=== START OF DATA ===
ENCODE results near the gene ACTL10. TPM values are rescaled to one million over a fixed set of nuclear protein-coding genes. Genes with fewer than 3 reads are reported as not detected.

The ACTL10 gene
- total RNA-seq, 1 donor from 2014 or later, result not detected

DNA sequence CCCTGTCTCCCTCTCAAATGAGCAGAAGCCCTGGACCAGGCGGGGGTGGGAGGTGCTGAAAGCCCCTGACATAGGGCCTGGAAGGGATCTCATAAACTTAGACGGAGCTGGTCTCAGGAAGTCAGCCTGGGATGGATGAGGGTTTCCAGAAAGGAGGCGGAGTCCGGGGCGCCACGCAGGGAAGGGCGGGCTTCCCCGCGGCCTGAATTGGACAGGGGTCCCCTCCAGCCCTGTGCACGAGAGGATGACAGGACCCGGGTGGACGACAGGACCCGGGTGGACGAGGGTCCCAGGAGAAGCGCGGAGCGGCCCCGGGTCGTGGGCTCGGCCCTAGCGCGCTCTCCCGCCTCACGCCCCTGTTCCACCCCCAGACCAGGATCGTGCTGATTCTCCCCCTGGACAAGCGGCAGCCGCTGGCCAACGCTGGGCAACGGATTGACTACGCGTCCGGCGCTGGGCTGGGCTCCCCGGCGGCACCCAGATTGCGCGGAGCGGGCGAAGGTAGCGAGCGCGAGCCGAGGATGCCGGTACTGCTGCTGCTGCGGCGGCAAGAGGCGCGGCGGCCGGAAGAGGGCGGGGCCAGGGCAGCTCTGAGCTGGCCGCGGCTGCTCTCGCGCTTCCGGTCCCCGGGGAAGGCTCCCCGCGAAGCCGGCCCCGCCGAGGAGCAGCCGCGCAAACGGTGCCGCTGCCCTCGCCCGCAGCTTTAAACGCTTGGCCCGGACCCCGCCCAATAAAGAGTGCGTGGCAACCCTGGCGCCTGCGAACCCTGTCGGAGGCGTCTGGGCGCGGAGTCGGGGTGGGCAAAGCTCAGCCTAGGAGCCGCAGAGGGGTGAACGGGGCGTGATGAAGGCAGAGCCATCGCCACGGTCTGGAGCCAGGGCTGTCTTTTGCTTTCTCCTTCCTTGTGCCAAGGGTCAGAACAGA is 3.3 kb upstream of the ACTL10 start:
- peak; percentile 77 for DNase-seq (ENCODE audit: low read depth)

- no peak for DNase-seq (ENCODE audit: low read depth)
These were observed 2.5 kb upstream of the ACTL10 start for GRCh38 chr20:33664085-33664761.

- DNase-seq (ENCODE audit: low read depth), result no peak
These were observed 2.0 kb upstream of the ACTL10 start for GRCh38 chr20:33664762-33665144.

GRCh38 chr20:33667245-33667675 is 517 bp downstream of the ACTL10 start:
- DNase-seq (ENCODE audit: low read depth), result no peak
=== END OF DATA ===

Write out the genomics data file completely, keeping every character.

ENCODE results near the gene ACTL10. TPM values are rescaled to one million over a fixed set of nuclear protein-coding genes. Genes with fewer than 3 reads are reported as not detected.

The ACTL10 gene
- total RNA-seq, 1 donor from 2014 or later, result not detected

DNA sequence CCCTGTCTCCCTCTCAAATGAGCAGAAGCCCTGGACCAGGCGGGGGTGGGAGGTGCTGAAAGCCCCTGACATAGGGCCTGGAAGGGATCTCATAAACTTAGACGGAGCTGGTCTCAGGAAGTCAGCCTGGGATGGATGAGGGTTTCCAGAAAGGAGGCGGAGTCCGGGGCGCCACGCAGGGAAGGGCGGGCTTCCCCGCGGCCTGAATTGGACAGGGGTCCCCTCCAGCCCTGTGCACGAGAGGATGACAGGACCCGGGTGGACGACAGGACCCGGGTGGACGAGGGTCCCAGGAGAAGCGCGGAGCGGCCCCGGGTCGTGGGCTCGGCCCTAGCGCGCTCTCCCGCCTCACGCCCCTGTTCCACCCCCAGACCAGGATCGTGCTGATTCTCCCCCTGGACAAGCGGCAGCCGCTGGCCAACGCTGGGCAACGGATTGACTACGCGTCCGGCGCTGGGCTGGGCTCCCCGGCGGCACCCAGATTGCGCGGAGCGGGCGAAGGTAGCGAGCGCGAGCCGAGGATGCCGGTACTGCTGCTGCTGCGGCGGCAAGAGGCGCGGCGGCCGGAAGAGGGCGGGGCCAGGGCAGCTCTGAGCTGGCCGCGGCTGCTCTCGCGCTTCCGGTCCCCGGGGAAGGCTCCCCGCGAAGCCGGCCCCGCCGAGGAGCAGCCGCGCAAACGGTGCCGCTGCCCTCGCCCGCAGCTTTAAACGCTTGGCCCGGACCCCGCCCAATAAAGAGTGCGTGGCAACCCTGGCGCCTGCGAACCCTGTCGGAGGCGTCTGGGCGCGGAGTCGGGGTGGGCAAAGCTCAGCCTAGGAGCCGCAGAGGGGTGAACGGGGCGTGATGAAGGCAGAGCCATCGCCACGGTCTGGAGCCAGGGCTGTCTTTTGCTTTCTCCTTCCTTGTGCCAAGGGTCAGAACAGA is 3.3 kb upstream of the ACTL10 start:
- peak; percentile 77 for DNase-seq (ENCODE audit: low read depth)

- no peak for DNase-seq (ENCODE audit: low read depth)
These were observed 2.5 kb upstream of the ACTL10 start for GRCh38 chr20:33664085-33664761.

- DNase-seq (ENCODE audit: low read depth), result no peak
These were observed 2.0 kb upstream of the ACTL10 start for GRCh38 chr20:33664762-33665144.

GRCh38 chr20:33667245-33667675 is 517 bp downstream of the ACTL10 start:
- DNase-seq (ENCODE audit: low read depth), result no peak